Speeches Made Between 1991 -1993

Having completed the installation of the structures, institutions and processes of the designed programmes of military disengagement from governance and restoration of democratic rule, one expected that the period of 1991 to 1992 could have been concentrated on the consolidation of the objectives and gains of the liberalization and democratization processes. However, this was not to be. As an historic phenomenon, democratization embodies effects and consequences which can be counter-productive or subversive of its objectives, particularly if its processes were unduly tampered with or teleguided. On the one hand, democratization involves efforts to instil the spirit of liberty, freedom, social justice and the rule of law while, on the other, it involves the existence of a virile civil society, constitutional government and the interplay of market forces. The accumulation of these social forces usually tend to create their own enemies and dynamics which tend to overwhelm or subvert the leadership of democratization, especially if the processes were ineffectively and inconsistently engineered and managed and thereby posing greater problems of management of the process.

It could be argued therefore that the BABANGIDA transition to civil rule programme which was originally scheduled to be completed in December 1992 following the approved recommendations of the Political Bureau, was aborted, or it ended, albeit, unsuccessfully by November of 1992. How? Between September and November 1992 when the two political parties could not produce acceptable presidential candidates, the regime was impelled to acknowledge that the presidential election scheduled for December 1992 could no longer hold and, as a consequence, both military disengagement and the handing over of power to an elected President in January, 1993 were no longer plausible and possible. From this point on, it was a completely new game outside the original transition framework. The analysis of the politics of this particular problem does not belong here. The important and immediate point of interest is that from about November, 1992, the twin programmes of political democratization and economic liberalization had run amok and hit a cul-de-sac, having lost its raison d’etre and framework. What followed in the subsequent ten months, between November 1992 and August 1993 when President Babangida left office, was a form of governance in an arena of inexplicable rules of politics. It was a time when ad hoc rules were evolved to cope with the crisis within an expedient framework. The regime became characterized by a typically Nigerian fire brigade establishment.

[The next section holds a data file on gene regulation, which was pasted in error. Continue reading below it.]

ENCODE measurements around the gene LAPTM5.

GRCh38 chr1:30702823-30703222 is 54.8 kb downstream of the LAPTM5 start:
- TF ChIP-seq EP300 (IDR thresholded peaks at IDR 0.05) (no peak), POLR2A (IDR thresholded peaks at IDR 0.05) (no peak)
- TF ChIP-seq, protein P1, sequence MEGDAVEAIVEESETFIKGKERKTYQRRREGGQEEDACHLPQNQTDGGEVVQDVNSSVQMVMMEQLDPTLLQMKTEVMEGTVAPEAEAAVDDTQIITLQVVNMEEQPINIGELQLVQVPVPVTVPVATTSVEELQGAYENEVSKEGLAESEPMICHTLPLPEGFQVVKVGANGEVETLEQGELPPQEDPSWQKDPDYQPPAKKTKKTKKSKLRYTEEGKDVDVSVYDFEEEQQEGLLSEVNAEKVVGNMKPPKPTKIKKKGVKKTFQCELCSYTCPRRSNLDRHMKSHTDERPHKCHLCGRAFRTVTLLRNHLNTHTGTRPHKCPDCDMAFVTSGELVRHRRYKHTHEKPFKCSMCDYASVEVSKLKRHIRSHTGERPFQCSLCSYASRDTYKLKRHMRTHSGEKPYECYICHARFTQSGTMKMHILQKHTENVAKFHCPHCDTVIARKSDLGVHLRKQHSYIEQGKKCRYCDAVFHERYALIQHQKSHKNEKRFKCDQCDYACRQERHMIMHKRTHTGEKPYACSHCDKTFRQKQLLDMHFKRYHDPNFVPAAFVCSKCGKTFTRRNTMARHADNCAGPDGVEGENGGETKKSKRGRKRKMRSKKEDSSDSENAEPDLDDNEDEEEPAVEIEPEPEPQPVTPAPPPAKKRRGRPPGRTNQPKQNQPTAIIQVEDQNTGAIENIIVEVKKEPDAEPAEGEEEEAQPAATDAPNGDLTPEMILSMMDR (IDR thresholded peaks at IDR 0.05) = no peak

As it turned out, the consequences and crisis of democratization caught up with the regime by the middle of 1993. In essence the well-crafted design for transition to democracy and economic development which the President articulated and inaugurated became virtually paralysed and imperilled. What followed was an increasing loss of legitimacy and loss of authority, and consequently a crisis of political will engulfed the regime which was further fuelled by popular resistance by civil society. The essence of his speeches in the period 1992 to 1993 was that of a struggle to cope with a Crisis of Democratization

However, the crisis notwithstanding, the core values and fundamental tenets of the BABANGIDA programmes of building the foundation for democratic governance and economic development in Nigeria has persisted and outlived Nigeria’s political and economic challenges.

It is difficult to arrange President Babangida’s speeches on a precise list of subjects or topics: however, it would be equally difficult to organize a platform for systematic knowledge sharing and discourse without some topical arrangements . The list of subjects below are therefore arranged on the basis of the varying perspectives, empirical or theoretical, which the speeches represented and covered within the specified period.